Reading What do the brackets around processes mean? I understand that the executable name is printed.
Linux ps man page:
Sometimes the process args will be unavailable; when this happens, ps will instead print the executable name in brackets.
ps -Awwo pid,comm,args I get:
PID COMMAND COMMAND 1 init init 
What does this mean? Does the "executable name" supposed to be
I suppose the executable is of course
init - what is
? Why is it printed?
(Also, I don't really get why it can't show the full path if it knows the executable name.)
comm column and the first word of the
args column in the
ps output show the name of the executable program if everybody involved follows the default convention. However it is possible to have discrepancies for various reasons.
When a program starts, the command name as shown in the
args column is chosen by the parent program that executes the program and passed as an argument (
argv). By convention, the parent chooses the base name of the executable (i.e. the path to the executable without the directory part), but this is not enforced. Once the program is running, it can overwrite that string.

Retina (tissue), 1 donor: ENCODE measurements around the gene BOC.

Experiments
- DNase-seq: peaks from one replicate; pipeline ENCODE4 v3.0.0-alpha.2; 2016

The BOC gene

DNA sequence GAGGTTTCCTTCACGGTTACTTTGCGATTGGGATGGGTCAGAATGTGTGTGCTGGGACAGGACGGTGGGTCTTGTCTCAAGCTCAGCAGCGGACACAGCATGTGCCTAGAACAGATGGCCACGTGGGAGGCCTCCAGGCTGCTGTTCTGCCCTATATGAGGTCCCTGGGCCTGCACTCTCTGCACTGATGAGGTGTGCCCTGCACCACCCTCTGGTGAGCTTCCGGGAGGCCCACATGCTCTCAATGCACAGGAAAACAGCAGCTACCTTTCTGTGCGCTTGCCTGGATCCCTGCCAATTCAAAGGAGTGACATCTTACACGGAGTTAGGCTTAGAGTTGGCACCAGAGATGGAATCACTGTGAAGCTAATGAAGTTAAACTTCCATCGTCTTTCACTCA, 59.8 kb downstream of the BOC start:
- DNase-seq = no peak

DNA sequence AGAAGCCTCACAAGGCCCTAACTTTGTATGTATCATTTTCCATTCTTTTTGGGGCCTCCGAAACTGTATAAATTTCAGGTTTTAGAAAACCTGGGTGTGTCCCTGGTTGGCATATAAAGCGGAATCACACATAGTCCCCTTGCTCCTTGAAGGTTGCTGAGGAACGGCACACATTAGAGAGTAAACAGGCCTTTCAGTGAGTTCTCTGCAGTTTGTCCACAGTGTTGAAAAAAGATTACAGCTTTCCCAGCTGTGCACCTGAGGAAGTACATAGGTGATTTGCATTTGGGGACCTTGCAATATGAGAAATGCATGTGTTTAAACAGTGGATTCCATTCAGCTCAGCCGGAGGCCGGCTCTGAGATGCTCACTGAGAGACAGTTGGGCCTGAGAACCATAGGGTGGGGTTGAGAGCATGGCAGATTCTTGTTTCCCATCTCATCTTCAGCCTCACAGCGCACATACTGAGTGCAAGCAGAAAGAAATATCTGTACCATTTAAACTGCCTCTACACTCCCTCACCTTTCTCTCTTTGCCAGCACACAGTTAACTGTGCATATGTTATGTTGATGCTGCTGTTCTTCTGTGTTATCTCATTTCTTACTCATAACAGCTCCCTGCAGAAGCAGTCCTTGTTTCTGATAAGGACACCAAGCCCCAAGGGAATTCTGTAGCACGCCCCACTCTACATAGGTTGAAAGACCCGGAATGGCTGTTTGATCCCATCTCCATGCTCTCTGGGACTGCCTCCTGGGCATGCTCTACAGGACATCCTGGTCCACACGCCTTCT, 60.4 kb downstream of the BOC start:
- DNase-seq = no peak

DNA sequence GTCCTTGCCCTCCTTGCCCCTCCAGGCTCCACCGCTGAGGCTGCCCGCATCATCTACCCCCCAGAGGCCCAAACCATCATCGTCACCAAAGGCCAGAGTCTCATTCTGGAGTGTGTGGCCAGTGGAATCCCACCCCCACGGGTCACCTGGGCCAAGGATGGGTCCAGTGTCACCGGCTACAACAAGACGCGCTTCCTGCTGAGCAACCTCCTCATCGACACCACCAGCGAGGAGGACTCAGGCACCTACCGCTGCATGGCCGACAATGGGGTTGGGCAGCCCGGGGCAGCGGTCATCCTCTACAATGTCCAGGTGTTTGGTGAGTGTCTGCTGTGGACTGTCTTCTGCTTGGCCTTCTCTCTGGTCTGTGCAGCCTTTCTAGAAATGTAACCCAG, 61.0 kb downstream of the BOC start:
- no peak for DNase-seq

Init (at least the traditional Linux SysVinit) overwrites its
argv to indicate the current runlevel.
On Linux, the
comm column is initially filled in by the kernel to the first 16 characters of the base name of the executable. The process can change the content with the
prctl system call.
If the executable is renamed or deleted, neither the
comm column nor the
args column will reflect this.
ps doesn't display the path to the executable, that's not in its job description.
lsof can tell you with
lsof -a -p 1 -d txt.
On Linux, you can see this information in files in
commfield) in in
/proc/1/stat(second field in parentheses) and
/proc/1/cmdline(the arguments are separated by null bytes).